When the Milwaukee Bucks’ Chris Douglas Roberts and the Pittsburgh Steelers’ Rashard Mendenhall had the temerity to suggest the assassination of Osama bin Laden was something that oughta not to be universally celebrated, both athletes received no small share of criticism.  While not signing up for Medenhall’s 9/11 skepticism, The Nation’s Dave Zirin pleads, “let’s stop perpetuating the idea that athletes have forfeited their right to say whatever they damn-well please.”

Whether or not you supported some or all the wars of the last decade (I think they’ve been a hellacious, unconscionable waste of human life that has serve to make the world a more dangerous place), there is a bigger lesson that the guardians of Jock Culture seem to be trying to teach: by being an athlete you have signed away your right to have an opinion beyond your choice of sneaker or sports drink. This is something that runs very deep in the marrow of our sports culture: that athletes, particularly black athletes should just “shut up and play.” They should feel fortunate to just to have the good fortune to get paid and they have no right to say anything that might make anyone even a bit uncomfortable.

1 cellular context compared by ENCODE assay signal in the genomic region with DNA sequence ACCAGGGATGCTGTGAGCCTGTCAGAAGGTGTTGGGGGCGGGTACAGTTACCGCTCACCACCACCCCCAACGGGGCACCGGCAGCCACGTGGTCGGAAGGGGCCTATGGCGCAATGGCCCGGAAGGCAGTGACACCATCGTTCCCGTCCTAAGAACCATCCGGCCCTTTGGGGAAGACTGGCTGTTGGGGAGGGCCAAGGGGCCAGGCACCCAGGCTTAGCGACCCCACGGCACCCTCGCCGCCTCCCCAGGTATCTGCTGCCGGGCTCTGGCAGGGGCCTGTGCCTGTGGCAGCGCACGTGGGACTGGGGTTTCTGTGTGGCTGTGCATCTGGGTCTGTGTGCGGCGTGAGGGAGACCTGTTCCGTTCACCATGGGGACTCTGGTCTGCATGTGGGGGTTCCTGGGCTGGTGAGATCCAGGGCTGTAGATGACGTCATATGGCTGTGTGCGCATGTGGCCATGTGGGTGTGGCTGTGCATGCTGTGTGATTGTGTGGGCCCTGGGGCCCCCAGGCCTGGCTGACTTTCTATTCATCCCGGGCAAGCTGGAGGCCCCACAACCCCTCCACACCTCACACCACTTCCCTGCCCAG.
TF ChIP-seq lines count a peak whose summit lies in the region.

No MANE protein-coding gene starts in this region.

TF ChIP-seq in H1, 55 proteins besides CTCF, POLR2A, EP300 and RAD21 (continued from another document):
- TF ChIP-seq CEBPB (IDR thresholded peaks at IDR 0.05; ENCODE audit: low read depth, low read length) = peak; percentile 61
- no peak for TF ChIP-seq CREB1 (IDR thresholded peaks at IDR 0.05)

If you look historically at athletes who today are admired for their courageous honesty—people like Muhammad Ali, Billie Jean King, Jim Brown, and Bill Russell—they were all told by the sports columnists of their day that they should button their lips and just play. When Tommie Smith and John Carlos raised their black gloved fists, a young sportswriter for the Chicago American by the name of Brent Musberger wrote, “One gets a little tired of having the United States run down by athletes who are enjoying themselves at the expense of their country,” going on to call them, “a pair of black-skinned storm-troopers.”

In other words, to be a political athlete in any way that doesn’t involve wrapping yourself in the flag has always been apostasy in the eyes of the guardians of Jock Culture